Filed under: Andrew Griffiths, Soccer Coaching, Soccer Skills, Soccer Team Management, Soccer Training | Tags: AFC Holmer Green, coaching, goal, personal development, Soccer Coaching, soccer managment, soccer player, soccer technique
It’s quite a responsibility. But there’s more.
Coaching is probably the most powerful tool available for personal development. As a soccer coach you are perhaps the strongest influence on the future careers of the players you look after today. At whatever level they play throughout their life, and for how long, their enjoyment of the game is going to be determined to a large extent by their experiences with you as a leader and mentor.
In my last post I outlined some definitions of coaching from the Defence Leadership Centre passed on to me by Roger Jones, a coach at AFC Holmer Green, based at The Misbourne School in Great Missenden, England. Today I’d like to go a step further and explore a coaching technique used by the centre and in other organisations.
The technique gets players to learn for themselves, and is called the GROW model. The coach helps the player to think through the following steps: G = Goal, R = Reality, O = Options, and W = Wrapping Up.
I’ll explain what these mean.
Goal. The player decides what the goal of the coaching session will be. For example, a soccer player might express a desire to get into space more often.
Reality. The player explores reality from different perspectives to raise their awareness of the issue in hand. For example, the player might ask himself why he doesn’t already get into space and what’s stopping him. He might ask how others get into space or watch professionals in action to gain further insight.
Options. These are considered by the player and coach together along with the feasibility of meeting the goal. For example, the player might consider always making a run as a fellow player receives the ball, or always looking around for space as a pass is made by a fellow player. The player has to see the possibility of one of the options helping him or her towards the goal.
Wrapping-Up. The player decides or commits to taking an action. For example the player commits to always making a run when a team mate receives the ball.
The approach only works if first, the coach manages to remove interference (noise and interruptions) as well as self-generated distractions, and second, the player himself chooses to do something differently.
Here’s the upside.
By allowing the player to set the agenda, he or she has ownership of the issue and retains the motivation to solve the problem. In other words, the player becomes the driver for the change and the improvement.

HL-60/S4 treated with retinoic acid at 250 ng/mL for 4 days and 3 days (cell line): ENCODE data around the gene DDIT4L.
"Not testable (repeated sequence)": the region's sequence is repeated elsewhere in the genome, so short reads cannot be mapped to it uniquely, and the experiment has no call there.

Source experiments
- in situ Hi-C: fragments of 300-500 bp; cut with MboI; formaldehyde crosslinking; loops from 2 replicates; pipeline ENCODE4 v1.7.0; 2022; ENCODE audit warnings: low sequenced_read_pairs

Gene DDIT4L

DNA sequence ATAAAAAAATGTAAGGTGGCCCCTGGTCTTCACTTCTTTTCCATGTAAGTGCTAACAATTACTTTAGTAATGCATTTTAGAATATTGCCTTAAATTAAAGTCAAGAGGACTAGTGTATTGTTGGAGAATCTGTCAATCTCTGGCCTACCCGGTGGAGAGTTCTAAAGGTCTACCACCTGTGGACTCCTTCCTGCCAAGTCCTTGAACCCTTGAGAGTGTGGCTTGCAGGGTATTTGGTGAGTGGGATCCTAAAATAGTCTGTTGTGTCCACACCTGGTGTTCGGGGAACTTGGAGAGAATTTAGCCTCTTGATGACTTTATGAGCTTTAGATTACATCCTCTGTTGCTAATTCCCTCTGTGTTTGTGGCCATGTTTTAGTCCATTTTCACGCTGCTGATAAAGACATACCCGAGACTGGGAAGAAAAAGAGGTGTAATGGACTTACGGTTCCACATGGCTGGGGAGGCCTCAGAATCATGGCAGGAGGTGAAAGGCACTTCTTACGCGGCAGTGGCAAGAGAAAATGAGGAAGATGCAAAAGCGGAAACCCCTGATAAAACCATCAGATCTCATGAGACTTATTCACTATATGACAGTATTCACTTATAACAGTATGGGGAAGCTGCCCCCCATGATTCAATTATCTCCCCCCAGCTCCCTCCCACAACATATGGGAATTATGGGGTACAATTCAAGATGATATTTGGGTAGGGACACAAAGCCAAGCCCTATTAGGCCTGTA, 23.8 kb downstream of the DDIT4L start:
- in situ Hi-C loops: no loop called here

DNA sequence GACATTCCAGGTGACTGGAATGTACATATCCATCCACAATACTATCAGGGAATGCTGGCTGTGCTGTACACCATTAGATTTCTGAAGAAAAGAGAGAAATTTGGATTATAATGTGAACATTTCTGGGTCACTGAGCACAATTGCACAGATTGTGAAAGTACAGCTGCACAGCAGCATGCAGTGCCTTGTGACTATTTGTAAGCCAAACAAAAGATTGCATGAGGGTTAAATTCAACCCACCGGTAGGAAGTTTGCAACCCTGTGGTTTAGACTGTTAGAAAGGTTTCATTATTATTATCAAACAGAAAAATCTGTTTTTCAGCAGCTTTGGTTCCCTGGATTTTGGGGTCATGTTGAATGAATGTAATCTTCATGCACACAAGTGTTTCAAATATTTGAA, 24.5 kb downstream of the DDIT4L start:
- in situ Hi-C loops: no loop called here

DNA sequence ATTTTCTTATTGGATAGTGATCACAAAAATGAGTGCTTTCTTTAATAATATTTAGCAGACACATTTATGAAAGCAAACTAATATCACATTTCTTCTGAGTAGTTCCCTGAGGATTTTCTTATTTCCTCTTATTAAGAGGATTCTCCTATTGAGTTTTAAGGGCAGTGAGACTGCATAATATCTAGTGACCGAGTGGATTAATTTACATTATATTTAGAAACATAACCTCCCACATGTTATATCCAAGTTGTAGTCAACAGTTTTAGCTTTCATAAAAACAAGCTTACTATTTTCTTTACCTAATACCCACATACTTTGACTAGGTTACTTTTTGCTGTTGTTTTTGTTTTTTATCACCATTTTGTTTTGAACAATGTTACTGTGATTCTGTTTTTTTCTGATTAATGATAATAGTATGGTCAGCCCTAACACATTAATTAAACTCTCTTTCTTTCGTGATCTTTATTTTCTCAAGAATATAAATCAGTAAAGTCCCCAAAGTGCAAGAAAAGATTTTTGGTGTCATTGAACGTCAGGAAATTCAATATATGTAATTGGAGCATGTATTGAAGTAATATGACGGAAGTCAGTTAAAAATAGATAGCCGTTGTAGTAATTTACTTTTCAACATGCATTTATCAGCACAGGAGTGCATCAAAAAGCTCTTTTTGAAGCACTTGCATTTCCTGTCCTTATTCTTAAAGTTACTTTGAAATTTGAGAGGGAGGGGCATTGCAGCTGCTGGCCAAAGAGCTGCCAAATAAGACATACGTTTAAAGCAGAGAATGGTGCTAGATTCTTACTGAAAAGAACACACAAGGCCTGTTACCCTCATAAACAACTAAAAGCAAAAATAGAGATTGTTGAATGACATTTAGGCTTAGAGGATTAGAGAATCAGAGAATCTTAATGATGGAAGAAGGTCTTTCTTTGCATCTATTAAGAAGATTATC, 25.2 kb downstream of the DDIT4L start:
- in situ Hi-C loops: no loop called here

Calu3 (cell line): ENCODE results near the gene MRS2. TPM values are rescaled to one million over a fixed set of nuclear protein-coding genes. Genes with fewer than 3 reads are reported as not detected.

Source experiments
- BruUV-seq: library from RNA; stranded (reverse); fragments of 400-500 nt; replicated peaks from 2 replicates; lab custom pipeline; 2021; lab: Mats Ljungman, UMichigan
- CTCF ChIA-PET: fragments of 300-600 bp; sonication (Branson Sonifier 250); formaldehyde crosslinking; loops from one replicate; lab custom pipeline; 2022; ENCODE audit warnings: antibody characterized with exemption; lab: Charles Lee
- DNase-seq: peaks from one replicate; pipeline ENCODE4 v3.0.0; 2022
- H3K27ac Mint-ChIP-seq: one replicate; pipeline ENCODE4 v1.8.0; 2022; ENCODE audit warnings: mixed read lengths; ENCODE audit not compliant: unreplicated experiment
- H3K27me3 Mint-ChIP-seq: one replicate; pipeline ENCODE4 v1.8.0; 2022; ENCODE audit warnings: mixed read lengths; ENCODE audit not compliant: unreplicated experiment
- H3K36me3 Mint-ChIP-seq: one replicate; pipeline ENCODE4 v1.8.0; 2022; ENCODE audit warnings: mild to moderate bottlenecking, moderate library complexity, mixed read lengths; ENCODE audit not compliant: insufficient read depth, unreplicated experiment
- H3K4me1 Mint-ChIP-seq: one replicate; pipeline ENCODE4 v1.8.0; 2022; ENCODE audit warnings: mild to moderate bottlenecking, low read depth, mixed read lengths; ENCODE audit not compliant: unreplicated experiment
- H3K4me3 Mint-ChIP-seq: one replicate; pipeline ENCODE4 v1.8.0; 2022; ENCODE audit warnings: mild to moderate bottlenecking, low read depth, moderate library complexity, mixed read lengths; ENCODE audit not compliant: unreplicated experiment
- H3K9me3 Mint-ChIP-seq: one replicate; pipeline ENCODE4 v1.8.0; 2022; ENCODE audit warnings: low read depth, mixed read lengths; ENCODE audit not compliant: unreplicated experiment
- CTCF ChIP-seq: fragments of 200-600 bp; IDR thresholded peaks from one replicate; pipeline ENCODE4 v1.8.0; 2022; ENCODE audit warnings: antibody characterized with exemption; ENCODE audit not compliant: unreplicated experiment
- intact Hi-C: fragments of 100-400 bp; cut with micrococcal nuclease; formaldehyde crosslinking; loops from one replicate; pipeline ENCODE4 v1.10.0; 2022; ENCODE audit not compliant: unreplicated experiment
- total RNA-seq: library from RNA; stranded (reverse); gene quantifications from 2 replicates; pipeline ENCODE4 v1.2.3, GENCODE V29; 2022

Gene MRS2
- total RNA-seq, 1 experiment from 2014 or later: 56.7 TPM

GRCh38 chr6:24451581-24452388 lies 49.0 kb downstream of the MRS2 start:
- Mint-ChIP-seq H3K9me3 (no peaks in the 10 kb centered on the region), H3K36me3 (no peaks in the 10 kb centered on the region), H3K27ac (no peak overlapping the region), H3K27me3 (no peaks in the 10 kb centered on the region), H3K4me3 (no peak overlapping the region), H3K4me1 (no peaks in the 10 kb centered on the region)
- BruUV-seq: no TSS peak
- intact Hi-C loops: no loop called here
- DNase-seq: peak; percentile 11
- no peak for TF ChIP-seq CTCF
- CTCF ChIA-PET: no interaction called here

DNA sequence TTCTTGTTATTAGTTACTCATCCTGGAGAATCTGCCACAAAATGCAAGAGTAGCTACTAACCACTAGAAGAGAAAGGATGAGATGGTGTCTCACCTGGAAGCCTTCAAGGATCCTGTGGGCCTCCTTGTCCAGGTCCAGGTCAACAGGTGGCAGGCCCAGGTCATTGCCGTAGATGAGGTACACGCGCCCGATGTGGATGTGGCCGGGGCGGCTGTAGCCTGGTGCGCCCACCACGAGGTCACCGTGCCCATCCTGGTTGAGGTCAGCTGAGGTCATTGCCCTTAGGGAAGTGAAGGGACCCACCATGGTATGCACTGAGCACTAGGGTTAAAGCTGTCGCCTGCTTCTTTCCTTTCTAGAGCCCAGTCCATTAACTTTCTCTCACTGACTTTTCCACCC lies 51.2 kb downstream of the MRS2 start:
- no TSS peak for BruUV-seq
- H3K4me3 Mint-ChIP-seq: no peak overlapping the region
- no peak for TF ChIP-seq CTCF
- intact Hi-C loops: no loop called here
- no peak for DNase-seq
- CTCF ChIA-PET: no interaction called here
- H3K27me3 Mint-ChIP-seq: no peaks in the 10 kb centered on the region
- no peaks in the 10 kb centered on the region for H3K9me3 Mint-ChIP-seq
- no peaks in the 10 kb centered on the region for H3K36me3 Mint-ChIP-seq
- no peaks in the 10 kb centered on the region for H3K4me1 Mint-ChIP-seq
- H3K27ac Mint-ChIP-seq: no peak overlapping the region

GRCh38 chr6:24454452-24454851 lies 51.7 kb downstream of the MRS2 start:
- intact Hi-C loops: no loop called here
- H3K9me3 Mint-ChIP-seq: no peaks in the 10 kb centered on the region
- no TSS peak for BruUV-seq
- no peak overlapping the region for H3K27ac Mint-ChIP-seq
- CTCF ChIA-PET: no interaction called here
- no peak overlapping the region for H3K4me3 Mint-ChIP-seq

The coach has raised the awareness of the issue by the player and helped to improve both learning and performance at the same time. And to some extent, both the coach and the player have “grown.”
Andrew Griffiths, Managing Director, Better Soccer Coaching
Filed under: Andrew Griffiths, Soccer Coaching, Soccer Team Management | Tags: better soccer coaching, Soccer Coaching, teacher in soccer coaching
I was surprised to read recently that up until the 1970s most people’s understanding of the role of a coach was as an expert.
The coach instructed his or her players from a position of superior knowledge, or put more simply, perhaps they just knew more about the particular game than the people they were instructing.
That was all fine. The drawback with this approach however is that development is restricted by the limits of the coach’s knowledge.
So the absence of certain expertise in the coach could actually hold back players, who were reliant on their coach as their single, trusted source of skills and advice.
Once this was realised, a school of thought emerged that for coaching to be effective and achieve measurable improved performance the coach need NOT be an expert, although, of course, it helps.
However to be successful, they must:
1) Believe in the potential of the coachee to achieve superior performance.
2) Have credibility in the eyes of the coachee in order to build the relationship.
So it turned out that the coach doesn’t need to be an expert, but should be at least skilled in the process of coaching to make progress.
I’m indebted for this insight to Roger Jones, a coach at AFC Holmer Green, based at The Misbourne School in Great Missenden, England, who sent me the fruits of some of his research into the origins of coaching.
Roger referred me to the following rather neat definition of coaching from the Defence Leadership Centre, part of the British government’s Ministry of Defence, which I think sums up the true nature of the concept.
“Coaching is the art of releasing the potential in another in order to improve performance”
I’m conscious that I’ve managed to take up a whole entry on Soccer Coaching Blog without (until now) mentioning the word soccer, and some of you may be wondering how relevant these thoughts are to you.
I think they are, but what do you think?
I’d be grateful if you’d let me know. Are you an expert at soccer or an expert at coaching? And does it matter?
I look forward to your feedback and will return to this subject in a later post.
Managing Director, Better Soccer Coaching